Turning the page
Welcoming the new year brings familiar rituals which also help us to reinvigorate and renew. Like restarting our computer or resetting passwords, the old-school tradition of a paper calendar involves physically taking down the previous year’s calendar and hanging up a new one. As analog time machines, calendars remind us that the future is just a page away. Fast-forwarding through the months is as easy as turning to look at the next photo: a sun-dappled summer barn or perhaps a cliché of clumsy puppies in autumn leaves. As we face the prospect of the uncertain year ahead, a paper calendar reassures us that months are only separated by the width of a piece of paper. We can peek ahead to see what’s coming: friends’ birthdays remain predictable and familiar celebrations continue to punctuate the rhythm of the year. And while schools have changed during the pandemic, the academic year also provides an important anchor for many of us. With teachers and students returning from holiday vacations this month, schools offer stability and an important focus in uncertain times.
One could argue that education has changed as much in the past two years as it has in the past two centuries. By necessity, we have unbolted learning from the physical space of the classroom and accelerated the evolution of education: from Horace Mann’s factory schools of the industrial era to personalized and digitized ecosystems of the twenty-first century. On one hand, this shift has highlighted inequities for multilingual learners and their families. On the other hand, the pandemic has redefined schools as a valuable point of connection for the entire community. Teachers are heroes and essential front-line workers: caring adults providing both academic and social-emotional support for students. Schools continue to serve as the heart of a community, and when school is more than a place, it requires teachers, students and families to collaborate in new ways.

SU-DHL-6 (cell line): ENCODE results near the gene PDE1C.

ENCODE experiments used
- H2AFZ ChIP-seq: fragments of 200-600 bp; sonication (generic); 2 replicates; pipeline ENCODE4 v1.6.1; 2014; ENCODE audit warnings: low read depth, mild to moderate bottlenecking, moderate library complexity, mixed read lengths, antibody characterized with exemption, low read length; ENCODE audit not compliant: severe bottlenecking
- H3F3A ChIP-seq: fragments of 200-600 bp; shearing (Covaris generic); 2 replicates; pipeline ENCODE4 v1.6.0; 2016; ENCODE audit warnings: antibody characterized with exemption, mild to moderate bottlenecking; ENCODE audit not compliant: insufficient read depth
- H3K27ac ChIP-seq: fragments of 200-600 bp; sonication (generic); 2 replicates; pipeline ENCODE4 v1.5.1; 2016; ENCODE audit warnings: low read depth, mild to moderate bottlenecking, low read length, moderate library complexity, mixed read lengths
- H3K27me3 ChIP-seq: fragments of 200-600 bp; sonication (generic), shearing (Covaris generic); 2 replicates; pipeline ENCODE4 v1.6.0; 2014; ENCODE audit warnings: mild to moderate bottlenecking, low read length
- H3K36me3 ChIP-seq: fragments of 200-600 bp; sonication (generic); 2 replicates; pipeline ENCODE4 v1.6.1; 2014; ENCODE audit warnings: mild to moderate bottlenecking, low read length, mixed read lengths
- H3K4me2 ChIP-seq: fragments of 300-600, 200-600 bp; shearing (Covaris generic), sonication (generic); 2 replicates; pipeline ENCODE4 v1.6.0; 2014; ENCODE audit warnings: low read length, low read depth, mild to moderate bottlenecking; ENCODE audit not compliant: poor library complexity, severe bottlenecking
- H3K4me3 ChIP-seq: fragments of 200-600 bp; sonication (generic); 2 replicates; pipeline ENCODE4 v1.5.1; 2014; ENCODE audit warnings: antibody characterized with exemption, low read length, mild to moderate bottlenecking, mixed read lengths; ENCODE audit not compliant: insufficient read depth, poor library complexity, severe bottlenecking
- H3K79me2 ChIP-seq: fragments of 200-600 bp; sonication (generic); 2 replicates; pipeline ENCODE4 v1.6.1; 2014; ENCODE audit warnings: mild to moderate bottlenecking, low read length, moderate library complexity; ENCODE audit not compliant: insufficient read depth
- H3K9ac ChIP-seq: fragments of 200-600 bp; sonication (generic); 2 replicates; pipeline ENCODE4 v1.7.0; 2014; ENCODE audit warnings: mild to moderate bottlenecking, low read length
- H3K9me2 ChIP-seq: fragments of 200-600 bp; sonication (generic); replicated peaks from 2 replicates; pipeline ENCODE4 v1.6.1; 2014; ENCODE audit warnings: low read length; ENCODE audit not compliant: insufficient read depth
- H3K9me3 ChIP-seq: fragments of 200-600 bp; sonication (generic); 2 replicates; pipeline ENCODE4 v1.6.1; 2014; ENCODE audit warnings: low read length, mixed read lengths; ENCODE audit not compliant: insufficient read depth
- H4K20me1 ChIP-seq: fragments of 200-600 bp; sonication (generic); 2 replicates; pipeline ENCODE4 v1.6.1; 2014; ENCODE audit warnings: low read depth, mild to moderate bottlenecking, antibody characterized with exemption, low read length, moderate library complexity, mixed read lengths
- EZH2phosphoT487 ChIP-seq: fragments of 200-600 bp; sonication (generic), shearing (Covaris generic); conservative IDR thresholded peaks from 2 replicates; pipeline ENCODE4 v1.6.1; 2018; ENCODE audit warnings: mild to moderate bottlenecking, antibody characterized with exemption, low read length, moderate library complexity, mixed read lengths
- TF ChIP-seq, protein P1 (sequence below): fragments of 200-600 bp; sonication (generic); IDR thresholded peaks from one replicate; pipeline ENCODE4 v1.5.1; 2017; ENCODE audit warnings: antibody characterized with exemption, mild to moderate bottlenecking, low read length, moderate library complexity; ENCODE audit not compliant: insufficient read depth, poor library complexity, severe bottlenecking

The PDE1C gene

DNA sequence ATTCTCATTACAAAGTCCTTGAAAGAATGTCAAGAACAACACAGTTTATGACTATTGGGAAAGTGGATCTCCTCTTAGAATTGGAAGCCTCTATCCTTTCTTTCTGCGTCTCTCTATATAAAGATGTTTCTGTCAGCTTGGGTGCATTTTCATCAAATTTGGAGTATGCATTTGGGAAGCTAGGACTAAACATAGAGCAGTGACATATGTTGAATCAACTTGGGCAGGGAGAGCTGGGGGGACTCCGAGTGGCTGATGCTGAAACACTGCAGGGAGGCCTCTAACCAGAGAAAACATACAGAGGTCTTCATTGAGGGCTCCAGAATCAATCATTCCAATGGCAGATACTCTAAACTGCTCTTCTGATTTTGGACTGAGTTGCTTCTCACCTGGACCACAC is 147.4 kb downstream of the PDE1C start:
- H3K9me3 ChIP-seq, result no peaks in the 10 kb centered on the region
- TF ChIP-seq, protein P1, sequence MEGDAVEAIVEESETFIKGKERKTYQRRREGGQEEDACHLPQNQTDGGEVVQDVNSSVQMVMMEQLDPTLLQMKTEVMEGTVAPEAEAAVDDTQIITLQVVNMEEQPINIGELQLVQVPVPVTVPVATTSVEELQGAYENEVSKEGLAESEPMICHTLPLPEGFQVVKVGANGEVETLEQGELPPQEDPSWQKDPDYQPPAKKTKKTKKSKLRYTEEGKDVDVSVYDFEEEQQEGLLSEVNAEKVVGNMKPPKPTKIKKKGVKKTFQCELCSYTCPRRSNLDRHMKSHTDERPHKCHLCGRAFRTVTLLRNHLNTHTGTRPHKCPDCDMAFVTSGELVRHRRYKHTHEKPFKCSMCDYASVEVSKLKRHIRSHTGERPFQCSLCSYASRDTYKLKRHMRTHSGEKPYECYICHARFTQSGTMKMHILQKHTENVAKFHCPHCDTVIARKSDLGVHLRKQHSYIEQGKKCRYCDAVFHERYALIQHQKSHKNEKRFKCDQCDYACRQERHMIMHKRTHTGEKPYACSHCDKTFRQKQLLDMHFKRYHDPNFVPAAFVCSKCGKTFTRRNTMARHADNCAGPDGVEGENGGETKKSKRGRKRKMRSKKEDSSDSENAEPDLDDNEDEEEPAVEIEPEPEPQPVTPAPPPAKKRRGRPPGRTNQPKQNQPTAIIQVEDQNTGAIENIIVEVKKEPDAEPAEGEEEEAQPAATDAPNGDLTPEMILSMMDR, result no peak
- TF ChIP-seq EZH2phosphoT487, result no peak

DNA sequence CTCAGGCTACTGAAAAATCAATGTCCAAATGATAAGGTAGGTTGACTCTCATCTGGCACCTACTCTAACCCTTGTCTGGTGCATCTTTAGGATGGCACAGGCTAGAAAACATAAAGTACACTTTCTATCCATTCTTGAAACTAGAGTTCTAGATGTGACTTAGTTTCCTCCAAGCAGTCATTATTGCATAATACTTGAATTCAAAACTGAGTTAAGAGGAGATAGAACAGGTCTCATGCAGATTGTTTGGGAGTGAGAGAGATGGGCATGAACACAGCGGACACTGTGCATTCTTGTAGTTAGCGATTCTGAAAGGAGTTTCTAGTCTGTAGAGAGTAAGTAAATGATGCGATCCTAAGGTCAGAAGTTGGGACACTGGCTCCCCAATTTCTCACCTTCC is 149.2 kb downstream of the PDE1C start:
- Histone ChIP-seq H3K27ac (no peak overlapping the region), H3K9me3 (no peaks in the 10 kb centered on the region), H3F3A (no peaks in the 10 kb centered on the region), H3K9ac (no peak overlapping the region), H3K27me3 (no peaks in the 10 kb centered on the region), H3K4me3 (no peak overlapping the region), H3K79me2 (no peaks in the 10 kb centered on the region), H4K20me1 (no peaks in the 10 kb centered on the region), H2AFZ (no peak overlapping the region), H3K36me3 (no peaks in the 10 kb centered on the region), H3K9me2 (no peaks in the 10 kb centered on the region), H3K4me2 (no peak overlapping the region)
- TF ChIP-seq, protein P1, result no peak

Two years ago, organizing, scheduling and executing hundreds of parent-teacher conferences using a video platform like Zoom would have seemed a daunting and futuristic challenge. Today it almost seems second nature. Students, teachers and parents regularly connect on mobile devices for video conferences and maximize the portability and flexibility of our digital world. Welcoming this new year, school communities look ahead eagerly, and in some cases anxiously, for guidance about what the next semester will hold. Schools have helped families make sense of a changing world: teachers have modeled courage for young children, schools have incorporated COVID-19 testing into weekly routines, families have learned to pack extra masks along with school lunches.
As our new landscape is changing teaching and learning, it is also changing teacher learning. At WIDA, we’ve developed new tools to connect teachers and leverage the power of the global education community. The WIDA Virtual Institute continues to empower and inspire educators to connect testing to teaching. The WIDA Global Community of Practice offers a space for schools to harness innovation and share strategies for working in today’s changing schools. Whatever 2022 holds for your school, we welcome you to join the conversation and we remain your partner in learning.
Sersala ve Mibarek be,
Jon Nordmeyer, WIDA International Programs director
*Kurdish: Happy New Year